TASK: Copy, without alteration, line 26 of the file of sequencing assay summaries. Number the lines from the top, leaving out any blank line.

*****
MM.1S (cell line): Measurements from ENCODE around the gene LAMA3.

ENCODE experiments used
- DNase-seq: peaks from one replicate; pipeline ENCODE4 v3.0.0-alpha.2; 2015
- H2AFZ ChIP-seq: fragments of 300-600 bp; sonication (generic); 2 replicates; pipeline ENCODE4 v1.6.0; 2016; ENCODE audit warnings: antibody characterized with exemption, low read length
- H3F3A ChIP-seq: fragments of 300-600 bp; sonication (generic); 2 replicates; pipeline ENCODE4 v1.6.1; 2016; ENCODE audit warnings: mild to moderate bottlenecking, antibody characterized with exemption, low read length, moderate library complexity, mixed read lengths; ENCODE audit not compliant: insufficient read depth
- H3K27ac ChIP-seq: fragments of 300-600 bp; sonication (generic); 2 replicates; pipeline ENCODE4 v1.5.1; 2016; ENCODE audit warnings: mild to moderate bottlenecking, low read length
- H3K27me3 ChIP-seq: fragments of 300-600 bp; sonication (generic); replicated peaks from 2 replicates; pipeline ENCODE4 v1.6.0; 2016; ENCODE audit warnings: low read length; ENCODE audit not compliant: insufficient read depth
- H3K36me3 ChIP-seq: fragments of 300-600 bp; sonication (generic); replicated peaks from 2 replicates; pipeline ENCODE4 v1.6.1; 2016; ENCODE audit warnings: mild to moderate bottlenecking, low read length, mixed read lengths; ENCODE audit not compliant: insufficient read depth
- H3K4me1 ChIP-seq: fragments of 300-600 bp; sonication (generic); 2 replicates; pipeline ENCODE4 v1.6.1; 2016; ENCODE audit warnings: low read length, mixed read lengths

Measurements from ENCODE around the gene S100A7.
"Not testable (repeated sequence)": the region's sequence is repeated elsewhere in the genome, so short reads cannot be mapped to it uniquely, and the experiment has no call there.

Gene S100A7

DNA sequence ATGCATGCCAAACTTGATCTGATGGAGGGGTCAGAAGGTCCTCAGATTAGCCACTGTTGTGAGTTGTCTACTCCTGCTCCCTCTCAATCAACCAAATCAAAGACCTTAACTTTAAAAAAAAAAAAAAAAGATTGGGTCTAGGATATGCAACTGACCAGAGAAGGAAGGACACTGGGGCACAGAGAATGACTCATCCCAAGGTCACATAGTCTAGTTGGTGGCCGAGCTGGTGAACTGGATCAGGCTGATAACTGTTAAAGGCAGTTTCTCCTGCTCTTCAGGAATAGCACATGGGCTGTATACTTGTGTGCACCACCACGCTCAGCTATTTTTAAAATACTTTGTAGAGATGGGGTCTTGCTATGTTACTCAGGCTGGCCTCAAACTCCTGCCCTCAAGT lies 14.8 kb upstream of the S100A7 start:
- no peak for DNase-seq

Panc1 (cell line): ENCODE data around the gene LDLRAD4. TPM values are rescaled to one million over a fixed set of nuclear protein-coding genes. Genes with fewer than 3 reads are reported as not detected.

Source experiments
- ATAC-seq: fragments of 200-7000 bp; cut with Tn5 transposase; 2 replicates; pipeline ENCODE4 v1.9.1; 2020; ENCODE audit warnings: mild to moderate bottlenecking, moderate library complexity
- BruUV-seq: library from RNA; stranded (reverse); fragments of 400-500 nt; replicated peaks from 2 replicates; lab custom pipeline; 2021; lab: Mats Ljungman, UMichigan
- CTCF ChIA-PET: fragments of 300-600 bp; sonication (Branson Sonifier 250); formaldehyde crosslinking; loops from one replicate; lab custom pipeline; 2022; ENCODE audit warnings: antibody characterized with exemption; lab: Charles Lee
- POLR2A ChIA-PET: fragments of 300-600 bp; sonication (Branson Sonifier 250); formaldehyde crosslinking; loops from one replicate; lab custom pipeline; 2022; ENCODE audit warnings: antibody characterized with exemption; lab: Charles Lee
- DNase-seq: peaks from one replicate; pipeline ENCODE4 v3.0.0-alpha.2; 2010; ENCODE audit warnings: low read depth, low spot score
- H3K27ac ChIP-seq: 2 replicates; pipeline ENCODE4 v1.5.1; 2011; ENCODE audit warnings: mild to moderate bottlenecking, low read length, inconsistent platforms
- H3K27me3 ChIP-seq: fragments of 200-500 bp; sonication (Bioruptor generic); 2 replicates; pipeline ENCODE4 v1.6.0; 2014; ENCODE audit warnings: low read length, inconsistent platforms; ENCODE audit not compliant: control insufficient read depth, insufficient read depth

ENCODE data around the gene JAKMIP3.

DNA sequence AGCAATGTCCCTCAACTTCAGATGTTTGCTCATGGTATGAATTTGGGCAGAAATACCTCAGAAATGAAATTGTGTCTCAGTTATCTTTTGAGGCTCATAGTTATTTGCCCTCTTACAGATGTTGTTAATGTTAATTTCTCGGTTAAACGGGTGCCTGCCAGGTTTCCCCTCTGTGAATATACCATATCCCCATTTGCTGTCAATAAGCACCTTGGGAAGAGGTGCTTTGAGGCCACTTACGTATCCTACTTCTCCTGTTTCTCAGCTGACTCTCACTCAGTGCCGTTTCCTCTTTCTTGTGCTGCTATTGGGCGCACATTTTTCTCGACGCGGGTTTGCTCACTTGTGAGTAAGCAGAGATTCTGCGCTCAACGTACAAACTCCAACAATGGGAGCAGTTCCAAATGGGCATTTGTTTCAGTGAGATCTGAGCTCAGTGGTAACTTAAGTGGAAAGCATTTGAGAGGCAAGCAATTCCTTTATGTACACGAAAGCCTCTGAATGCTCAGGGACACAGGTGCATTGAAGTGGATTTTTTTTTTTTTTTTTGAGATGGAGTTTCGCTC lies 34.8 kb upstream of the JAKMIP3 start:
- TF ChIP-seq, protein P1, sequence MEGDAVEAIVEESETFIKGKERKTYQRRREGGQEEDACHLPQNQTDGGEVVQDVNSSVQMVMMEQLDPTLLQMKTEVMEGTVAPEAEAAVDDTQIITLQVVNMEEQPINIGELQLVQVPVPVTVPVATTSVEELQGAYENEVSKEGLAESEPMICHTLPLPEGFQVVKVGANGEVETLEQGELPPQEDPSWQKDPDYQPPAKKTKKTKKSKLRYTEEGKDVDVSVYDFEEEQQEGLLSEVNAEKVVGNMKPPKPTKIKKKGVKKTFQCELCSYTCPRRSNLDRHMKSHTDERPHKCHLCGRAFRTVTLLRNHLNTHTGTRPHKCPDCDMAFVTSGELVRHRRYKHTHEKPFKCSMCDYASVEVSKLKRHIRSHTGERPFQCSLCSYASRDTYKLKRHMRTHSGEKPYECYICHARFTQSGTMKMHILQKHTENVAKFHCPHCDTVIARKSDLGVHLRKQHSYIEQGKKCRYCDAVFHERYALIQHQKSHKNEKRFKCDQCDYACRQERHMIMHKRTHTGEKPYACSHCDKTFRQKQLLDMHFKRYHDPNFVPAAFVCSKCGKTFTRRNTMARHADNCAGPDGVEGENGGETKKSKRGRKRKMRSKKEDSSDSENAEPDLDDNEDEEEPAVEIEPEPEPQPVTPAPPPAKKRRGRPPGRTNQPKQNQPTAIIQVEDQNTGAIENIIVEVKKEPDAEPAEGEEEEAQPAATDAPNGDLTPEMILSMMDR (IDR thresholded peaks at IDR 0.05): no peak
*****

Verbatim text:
- TF ChIP-seq, protein P1, sequence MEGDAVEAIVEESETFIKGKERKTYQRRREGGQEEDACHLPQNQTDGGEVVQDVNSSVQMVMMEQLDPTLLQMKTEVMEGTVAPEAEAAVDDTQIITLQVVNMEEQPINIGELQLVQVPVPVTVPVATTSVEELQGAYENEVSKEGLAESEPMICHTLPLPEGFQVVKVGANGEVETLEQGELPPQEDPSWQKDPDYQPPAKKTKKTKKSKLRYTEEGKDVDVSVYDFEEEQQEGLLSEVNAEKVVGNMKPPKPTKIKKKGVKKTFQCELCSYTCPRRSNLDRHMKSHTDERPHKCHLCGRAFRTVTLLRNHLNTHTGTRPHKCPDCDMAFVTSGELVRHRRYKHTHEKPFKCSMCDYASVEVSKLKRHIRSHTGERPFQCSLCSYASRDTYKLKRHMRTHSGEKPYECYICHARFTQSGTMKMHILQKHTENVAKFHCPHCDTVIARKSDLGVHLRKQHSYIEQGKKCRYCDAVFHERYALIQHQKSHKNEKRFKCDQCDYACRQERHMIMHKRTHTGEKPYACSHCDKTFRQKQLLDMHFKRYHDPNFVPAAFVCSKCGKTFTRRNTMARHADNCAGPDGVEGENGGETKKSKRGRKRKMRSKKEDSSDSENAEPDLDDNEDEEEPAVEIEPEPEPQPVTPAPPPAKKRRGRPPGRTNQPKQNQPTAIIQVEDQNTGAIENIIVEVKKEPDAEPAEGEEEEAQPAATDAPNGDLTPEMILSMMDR (IDR thresholded peaks at IDR 0.05): no peak